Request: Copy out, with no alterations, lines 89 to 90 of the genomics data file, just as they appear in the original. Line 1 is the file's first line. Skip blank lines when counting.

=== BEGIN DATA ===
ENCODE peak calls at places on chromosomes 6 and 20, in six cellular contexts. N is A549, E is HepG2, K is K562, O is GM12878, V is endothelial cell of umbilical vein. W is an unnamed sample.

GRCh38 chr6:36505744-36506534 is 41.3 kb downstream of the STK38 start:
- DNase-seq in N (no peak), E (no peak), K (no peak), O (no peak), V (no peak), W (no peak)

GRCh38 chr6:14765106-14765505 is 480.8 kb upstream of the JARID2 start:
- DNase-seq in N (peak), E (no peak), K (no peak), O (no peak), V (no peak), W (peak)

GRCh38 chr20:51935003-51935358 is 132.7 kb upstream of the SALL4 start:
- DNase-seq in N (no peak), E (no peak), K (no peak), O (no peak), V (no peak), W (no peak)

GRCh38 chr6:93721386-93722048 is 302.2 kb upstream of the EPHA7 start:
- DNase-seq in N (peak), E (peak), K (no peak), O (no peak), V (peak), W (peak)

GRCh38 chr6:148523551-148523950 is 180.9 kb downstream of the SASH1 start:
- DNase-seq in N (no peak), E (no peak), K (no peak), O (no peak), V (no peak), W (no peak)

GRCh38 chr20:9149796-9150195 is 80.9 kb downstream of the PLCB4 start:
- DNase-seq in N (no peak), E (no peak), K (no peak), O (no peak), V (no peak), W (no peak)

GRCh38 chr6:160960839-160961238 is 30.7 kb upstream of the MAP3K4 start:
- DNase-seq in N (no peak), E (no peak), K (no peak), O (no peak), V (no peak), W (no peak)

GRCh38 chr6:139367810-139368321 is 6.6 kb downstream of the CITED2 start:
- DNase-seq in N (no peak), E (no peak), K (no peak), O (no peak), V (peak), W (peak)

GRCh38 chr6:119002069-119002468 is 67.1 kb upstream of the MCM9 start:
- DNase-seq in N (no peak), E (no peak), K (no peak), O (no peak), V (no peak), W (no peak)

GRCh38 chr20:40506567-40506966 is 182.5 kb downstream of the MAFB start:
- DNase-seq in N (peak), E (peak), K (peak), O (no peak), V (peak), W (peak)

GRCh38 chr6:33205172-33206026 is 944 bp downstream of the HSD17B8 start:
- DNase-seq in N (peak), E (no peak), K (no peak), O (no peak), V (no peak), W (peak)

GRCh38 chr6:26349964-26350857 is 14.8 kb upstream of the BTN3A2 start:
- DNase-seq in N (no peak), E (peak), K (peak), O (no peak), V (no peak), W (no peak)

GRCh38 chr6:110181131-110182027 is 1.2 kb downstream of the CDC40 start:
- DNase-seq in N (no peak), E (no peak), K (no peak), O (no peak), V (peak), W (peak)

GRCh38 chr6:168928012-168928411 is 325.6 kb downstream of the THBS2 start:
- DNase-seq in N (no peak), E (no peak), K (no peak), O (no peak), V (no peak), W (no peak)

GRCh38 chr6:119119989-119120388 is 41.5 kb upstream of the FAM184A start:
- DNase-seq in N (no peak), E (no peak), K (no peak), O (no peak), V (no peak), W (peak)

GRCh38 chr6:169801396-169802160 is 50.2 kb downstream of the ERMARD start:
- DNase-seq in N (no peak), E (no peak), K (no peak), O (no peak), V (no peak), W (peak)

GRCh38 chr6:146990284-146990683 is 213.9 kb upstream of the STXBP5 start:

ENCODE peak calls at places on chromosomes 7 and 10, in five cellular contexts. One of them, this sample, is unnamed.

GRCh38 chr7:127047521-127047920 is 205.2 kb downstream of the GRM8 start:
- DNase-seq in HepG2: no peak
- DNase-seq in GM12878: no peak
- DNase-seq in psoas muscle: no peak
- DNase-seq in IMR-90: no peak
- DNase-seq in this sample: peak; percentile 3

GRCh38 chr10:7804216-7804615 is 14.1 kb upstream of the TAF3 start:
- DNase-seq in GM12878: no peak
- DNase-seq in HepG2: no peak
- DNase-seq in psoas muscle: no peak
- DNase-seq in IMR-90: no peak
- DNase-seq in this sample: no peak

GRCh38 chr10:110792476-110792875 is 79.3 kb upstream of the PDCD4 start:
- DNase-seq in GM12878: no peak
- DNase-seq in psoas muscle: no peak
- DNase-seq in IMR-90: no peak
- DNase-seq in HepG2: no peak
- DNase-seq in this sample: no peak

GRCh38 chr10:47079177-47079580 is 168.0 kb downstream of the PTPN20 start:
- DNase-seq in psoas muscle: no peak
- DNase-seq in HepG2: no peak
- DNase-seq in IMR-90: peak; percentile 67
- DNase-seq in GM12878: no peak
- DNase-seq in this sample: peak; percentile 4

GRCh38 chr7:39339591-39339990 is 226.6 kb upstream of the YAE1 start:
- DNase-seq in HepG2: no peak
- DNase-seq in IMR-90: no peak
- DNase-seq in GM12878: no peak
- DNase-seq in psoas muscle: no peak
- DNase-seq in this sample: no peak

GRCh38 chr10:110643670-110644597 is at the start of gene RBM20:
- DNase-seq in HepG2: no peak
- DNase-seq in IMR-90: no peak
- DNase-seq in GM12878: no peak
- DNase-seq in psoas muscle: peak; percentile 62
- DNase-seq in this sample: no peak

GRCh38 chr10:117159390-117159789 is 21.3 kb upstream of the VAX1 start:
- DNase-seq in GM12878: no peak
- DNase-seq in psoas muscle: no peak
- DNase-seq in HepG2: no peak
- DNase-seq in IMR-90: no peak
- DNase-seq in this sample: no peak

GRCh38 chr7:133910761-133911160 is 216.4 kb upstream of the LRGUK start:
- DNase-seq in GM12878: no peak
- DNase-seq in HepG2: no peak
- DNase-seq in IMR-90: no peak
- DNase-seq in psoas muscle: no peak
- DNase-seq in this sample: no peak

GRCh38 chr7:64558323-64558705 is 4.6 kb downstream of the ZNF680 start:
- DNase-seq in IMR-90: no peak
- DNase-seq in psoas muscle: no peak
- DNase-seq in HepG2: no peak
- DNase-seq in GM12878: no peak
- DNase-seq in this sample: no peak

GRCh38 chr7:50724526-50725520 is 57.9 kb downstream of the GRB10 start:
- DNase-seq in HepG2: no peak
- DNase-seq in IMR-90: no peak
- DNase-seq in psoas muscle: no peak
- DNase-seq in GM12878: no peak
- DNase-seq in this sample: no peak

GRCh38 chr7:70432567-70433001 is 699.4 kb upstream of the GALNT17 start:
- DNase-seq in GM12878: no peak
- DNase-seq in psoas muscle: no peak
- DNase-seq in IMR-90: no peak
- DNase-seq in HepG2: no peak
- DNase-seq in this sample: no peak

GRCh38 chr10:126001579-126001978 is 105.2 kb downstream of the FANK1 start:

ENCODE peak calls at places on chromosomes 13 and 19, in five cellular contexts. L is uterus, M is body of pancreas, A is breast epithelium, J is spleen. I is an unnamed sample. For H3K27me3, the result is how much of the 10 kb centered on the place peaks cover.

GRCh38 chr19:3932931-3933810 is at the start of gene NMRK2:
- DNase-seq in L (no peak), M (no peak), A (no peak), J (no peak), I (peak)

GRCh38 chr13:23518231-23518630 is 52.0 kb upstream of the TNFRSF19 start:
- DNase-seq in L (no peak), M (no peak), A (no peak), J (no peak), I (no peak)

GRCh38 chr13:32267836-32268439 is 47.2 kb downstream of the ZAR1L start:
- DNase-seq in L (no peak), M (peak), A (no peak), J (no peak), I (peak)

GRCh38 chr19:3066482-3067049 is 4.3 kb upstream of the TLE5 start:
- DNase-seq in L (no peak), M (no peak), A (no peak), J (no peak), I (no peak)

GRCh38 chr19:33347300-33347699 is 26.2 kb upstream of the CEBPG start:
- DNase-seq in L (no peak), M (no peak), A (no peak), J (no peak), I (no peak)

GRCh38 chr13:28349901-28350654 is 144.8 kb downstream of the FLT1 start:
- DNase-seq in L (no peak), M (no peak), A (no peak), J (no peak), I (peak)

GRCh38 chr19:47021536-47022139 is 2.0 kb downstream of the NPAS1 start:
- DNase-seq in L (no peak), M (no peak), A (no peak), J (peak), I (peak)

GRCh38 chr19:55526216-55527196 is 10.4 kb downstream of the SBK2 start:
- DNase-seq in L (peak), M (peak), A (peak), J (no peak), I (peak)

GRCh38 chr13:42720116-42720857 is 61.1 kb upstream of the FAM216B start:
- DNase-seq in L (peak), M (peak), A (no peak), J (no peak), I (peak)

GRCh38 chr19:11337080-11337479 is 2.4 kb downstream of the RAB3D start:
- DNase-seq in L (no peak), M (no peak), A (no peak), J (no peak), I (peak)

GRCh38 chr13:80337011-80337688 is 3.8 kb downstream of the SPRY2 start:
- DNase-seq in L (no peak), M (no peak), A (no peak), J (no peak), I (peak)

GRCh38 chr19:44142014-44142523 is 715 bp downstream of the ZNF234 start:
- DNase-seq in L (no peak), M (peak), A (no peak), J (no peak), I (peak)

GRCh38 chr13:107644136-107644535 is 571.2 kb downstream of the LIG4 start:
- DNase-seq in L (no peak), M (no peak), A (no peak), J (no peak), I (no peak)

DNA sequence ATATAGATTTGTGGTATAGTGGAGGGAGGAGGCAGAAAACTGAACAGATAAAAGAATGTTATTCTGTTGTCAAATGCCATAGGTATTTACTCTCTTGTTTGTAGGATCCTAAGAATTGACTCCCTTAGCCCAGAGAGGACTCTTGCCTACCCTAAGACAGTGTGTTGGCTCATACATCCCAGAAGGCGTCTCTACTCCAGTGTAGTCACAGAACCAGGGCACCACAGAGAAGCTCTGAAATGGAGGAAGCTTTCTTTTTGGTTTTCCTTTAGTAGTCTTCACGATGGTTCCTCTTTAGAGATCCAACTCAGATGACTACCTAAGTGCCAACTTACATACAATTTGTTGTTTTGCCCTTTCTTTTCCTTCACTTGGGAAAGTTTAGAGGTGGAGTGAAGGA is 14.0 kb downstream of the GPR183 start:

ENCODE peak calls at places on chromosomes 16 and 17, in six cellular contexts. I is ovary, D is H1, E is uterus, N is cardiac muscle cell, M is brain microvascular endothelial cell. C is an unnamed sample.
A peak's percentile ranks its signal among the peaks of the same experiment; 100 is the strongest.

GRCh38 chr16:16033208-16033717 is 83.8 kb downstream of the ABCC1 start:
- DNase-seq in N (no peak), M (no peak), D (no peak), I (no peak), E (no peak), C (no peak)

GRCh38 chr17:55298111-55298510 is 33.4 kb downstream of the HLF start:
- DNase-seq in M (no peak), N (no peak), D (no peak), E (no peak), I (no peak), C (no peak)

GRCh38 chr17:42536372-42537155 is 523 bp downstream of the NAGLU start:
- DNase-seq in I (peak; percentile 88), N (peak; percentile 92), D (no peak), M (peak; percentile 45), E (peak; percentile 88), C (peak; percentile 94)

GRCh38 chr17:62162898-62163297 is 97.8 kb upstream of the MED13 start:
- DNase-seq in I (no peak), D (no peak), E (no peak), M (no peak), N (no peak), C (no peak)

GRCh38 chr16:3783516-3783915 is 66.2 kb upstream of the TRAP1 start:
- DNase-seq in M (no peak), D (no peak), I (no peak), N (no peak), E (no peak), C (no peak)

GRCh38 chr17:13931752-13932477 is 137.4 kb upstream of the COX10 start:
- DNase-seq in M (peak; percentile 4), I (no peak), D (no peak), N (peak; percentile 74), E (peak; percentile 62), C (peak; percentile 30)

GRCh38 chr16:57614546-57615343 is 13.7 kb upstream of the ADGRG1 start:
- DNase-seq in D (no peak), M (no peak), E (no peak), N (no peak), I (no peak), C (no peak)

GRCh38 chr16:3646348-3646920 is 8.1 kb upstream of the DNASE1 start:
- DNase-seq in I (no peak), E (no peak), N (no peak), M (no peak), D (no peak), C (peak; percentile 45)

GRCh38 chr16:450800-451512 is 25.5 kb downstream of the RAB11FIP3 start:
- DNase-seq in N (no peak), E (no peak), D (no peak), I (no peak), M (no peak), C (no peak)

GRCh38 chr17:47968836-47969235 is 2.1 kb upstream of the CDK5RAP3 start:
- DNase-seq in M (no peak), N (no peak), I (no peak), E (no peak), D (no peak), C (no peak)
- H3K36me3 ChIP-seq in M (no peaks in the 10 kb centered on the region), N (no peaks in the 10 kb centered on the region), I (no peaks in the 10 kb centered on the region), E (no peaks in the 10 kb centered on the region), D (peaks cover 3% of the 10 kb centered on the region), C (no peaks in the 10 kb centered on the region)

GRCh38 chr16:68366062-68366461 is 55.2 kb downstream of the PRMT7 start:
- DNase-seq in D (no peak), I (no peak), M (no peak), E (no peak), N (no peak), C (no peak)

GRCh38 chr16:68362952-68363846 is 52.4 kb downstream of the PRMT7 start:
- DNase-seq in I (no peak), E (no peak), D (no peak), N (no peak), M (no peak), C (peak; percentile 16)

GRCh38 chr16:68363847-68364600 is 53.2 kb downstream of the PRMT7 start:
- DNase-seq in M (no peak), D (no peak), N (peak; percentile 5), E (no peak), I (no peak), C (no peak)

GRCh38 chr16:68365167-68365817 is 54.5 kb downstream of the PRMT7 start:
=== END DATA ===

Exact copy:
- DNase-seq in this sample: no peak

GRCh38 chr7:50724526-50725520 is 57.9 kb downstream of the GRB10 start: